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Garden goofs: If only I’d known then what I know now

A gardener reflects on his many mistakes – and successes.

By Craig Summers BlackCorrespondent of The Christian Science Monitor / March 23, 2009

Rich Clabaugh/staff

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I figure that a plant is not garden-worthy in my landscape unless I have killed it not once but three times.

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So skeptics might say that my gardening motto is “Been there, killed that.”

Much of this delusional planting is the result of zonal denial (surely this lovely euphorbia can take our Siberian winters in Iowa), disagreements with nature (I say this low spot is a bog, and the skunk cabbage will endure), or my iron whim. (This Japanese snowbell is the most gorgeous tree I’ve ever seen. What can I lose?)

Well, I lost that tree – and all those other spiffy plants. Lessons learned; and expensive ones at that.

But sometimes I kill plants because I am an ignoramus. Take the time I planted tree ferns upside down. I kid you not.

Trying to save money, I bought the usually towering trees as corms that looked kind of like shaggy coconuts. I planted them in back of the house and waited. And waited.

If that raccoon hadn’t dug one of them up a couple of months later, I would never have known that the poor dears were struggling to grow toward the earth’s core.

I did unearth and upend them, but, alas, the damage was done. They were all tuckered out.

So you’d think that 10 years later when I planted a grouping of bare-root ostrich ferns at a new home in a colder climate, I would have gotten up and down straightened out.

Wrong.

They, too, were trying to take a journey to the center of the earth. But at least this time, because I had my suspicions, I didn’t wait so long to dig them up.

The result, however, was the same. You might think I’d have been doubly discouraged. But no. Somehow, in my twisted reasoning, I felt vindicated.

Sometimes I blame garden writers for giving me bad advice. Not garden writers like me, mind you. Of course not. Other garden writers. The ones that make everything seem so hard.

Take the myth of planting asparagus crowns in long, deep, sweat-soaked trenches. I did that once. What a waste of time. Now I plant them like any other plant – in a hole. And not a very big one. Works just fine, thank you very much.

Or that old saw about how you must dig a $10 hole for a $5 plant – and add $20 of compost and fertilizer and fluff. Wrong-o. My plants loved those little hollows of amped-up bug juice so much their roots never left, circling round and round until they pretty much strangled themselves.

So now I save effort and coins by just plopping plants in the ground.  Generally they do just fine.

Sometimes I blame nurseries for my less-than-stellar results.

I was lured by a spiffy variegated artemisia a few years back. I snapped up one and it looked positively glorious that spring, a low-growing little splash of gold in the shade. Then it grew three feet tall, lost its flashy coloring, and marched across the yard, onward invasively almost into the Sudetenland.

I spent the next two years removing it. I think it should be illegal to sell this plant. Look for it by name: Artemisia vulgaris ‘Variegata’ – and avoid it at all costs.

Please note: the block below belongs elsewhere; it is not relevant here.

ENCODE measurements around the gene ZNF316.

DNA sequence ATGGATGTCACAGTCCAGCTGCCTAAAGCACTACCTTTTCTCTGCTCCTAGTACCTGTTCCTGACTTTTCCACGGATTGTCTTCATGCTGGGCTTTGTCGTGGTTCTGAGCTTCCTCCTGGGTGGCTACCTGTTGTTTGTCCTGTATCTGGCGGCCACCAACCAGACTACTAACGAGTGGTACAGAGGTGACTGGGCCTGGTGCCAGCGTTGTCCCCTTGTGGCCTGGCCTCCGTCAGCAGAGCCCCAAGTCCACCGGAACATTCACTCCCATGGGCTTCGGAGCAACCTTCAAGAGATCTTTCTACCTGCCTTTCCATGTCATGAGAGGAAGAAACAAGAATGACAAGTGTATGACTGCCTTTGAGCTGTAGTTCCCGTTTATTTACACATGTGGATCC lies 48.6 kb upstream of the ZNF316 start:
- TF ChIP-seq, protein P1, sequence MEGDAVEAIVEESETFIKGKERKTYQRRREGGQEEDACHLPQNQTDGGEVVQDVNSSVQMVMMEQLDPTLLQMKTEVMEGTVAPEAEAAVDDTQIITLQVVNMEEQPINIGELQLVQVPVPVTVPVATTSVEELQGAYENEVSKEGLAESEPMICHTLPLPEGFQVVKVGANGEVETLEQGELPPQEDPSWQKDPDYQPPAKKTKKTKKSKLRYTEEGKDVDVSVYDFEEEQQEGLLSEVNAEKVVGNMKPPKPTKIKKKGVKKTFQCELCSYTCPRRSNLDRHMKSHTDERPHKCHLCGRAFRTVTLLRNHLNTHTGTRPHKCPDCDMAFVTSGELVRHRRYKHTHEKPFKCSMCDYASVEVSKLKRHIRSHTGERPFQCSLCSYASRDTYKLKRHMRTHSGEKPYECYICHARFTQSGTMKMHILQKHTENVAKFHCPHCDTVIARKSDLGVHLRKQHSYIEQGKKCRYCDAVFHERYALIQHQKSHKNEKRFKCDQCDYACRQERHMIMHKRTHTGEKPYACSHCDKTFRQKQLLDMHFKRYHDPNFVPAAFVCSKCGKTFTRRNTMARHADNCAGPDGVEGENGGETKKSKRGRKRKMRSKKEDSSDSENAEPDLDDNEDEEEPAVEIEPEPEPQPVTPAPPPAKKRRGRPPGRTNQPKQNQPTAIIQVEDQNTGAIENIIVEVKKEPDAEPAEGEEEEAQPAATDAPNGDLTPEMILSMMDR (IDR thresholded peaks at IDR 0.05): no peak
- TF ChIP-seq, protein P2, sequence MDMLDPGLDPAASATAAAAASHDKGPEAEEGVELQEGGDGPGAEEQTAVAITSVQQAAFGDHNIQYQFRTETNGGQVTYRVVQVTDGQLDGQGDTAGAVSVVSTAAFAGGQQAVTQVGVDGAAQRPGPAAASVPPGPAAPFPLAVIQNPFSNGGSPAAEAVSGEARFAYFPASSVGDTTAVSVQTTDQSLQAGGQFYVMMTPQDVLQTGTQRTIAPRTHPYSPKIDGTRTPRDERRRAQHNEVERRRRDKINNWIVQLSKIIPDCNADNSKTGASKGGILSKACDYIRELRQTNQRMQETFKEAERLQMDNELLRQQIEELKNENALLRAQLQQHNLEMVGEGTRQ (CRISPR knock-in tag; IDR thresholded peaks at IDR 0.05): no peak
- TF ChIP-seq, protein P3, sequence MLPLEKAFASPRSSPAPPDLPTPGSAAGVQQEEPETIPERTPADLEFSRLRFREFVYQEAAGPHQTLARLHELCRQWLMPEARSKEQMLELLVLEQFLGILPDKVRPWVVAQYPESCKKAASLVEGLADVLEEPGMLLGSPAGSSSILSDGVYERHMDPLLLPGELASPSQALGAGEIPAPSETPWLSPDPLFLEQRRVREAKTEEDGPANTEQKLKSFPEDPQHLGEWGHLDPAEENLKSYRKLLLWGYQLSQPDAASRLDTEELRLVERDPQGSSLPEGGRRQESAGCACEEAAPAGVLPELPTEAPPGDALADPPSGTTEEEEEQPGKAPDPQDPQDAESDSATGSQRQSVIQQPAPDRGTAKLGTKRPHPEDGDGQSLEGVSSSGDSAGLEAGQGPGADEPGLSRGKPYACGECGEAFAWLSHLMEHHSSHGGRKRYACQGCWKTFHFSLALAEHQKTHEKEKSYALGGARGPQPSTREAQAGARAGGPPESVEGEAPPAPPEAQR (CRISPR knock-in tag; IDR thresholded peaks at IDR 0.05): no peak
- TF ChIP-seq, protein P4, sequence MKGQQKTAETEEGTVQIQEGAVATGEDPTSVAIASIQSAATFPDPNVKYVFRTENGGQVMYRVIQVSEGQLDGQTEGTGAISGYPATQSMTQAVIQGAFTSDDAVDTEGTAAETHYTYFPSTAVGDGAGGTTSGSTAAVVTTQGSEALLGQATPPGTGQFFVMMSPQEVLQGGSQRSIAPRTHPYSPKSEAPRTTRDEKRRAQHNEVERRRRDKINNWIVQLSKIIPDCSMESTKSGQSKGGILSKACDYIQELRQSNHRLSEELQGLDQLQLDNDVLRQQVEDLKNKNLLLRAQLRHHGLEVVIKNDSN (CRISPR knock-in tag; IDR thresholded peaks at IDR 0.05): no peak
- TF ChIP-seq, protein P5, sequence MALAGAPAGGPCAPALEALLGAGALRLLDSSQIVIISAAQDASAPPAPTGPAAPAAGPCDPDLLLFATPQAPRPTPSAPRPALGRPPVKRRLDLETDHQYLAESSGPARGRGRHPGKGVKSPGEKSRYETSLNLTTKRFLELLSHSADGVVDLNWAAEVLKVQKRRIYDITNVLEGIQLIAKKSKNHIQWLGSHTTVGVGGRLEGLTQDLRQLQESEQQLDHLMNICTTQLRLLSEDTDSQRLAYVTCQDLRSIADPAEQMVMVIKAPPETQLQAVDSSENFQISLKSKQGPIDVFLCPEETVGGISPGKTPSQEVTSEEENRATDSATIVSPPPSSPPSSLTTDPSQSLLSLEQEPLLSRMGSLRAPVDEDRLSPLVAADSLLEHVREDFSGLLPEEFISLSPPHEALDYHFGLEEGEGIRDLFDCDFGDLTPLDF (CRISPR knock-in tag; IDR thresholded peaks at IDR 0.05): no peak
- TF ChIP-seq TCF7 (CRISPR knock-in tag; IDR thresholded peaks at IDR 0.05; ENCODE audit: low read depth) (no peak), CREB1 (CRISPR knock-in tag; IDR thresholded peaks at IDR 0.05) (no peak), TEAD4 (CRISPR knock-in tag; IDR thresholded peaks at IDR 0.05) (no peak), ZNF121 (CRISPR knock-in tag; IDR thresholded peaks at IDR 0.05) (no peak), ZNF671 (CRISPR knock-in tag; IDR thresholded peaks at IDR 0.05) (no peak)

On occasion I even blame catalogs for the plants I kill. Now don’t get me wrong. When you narrow the field of garden catalogs to the ones that describe their offerings accurately, pack the plants well, and offer a modicum of value, you have entered garden paradise.

But before you discover which catalogs fit that description, you’re going to make a bunch of mistakes and kill a bunch of plants. Again.

One catalog that shall remain nameless seems to have built a business model on ridiculously cheap plants guaranteed to fail. Needless to say, I stopped buying from these folks.

But another catalog simply required getting used to. After I received my first shipment, I knew why a friend called this famous, influential nursery Starters R Us. They sent tiny plants that disappeared in less than a growing season.

But these were good plants from a good vendor. I just needed to plant them in pots or in a protected spot in the vegetable garden for a year until they were large enough to fend for themselves.

Ultimately, though, the fault in all these large follies and little deaths lies with me:

Did I really need to start 60 tomato plants from seed one spring? Is it really possible I tried to train a grapevine into a shade tree? Or that I chopped down a four-inch-thick, 25-foot-tall poison oak vine with an ax? How many friends did I lose trying to pass off the voluminous bounty of six zucchini plants?

But the successes. Ah, the successes. Sometimes you look at a little grouping of plants you’ve nurtured – in my case a little blue-leafed rose between a purple Japanese maple and a tall chartreuse euphorbia – and you can’t help but smile. Nice.

And I still cherish the memory of a weekend that I spent landscaping an overgrown traffic island near my house on the West Coast. People driving by honked and cheered. One guy stopped and gave me a trunk full of iris divisions to add to the mix.

That’s when you know the mistakes were all worth it. When you can step back for a moment and think to yourself: Hey, I done good.

Editor's Note: We invite you to click here to visit the Monitor's gardening site, which offers articles, essays, and blog posts on a variety of gardening topics.